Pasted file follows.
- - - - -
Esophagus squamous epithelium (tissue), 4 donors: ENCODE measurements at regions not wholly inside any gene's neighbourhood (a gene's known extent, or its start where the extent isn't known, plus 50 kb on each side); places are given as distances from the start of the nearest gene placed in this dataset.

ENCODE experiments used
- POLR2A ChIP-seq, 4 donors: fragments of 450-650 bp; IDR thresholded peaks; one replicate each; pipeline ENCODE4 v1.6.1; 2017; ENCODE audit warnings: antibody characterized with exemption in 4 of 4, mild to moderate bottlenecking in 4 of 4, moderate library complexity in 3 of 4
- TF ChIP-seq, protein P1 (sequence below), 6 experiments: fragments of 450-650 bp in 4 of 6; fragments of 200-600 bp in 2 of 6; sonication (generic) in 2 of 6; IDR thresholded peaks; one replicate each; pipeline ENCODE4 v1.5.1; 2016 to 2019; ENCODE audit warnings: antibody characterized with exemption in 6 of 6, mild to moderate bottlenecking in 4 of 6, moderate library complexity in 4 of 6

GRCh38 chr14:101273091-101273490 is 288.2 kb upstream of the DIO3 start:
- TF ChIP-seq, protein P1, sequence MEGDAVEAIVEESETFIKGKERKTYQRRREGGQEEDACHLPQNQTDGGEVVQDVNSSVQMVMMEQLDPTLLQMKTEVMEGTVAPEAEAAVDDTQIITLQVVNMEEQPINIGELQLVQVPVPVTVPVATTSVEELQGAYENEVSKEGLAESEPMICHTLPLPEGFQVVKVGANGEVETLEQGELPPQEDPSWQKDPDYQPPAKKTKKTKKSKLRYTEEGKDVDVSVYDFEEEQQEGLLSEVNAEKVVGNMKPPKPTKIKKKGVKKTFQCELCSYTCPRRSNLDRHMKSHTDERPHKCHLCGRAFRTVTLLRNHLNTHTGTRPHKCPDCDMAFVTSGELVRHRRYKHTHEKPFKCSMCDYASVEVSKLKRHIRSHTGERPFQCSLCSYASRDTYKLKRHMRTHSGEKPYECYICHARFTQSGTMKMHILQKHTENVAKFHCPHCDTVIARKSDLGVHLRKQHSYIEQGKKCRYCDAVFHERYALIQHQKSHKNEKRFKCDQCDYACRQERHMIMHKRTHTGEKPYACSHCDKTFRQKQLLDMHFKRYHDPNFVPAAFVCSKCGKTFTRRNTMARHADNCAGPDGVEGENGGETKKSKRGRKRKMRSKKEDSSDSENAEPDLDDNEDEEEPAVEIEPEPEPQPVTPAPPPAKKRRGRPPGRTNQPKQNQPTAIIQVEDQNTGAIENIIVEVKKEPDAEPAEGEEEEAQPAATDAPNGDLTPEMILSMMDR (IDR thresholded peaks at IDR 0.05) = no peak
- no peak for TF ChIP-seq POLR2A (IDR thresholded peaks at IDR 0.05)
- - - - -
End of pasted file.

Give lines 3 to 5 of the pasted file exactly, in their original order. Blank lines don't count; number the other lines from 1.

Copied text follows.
- POLR2A ChIP-seq, 4 donors: fragments of 450-650 bp; IDR thresholded peaks; one replicate each; pipeline ENCODE4 v1.6.1; 2017; ENCODE audit warnings: antibody characterized with exemption in 4 of 4, mild to moderate bottlenecking in 4 of 4, moderate library complexity in 3 of 4
- TF ChIP-seq, protein P1 (sequence below), 6 experiments: fragments of 450-650 bp in 4 of 6; fragments of 200-600 bp in 2 of 6; sonication (generic) in 2 of 6; IDR thresholded peaks; one replicate each; pipeline ENCODE4 v1.5.1; 2016 to 2019; ENCODE audit warnings: antibody characterized with exemption in 6 of 6, mild to moderate bottlenecking in 4 of 6, moderate library complexity in 4 of 6

GRCh38 chr14:101273091-101273490 is 288.2 kb upstream of the DIO3 start: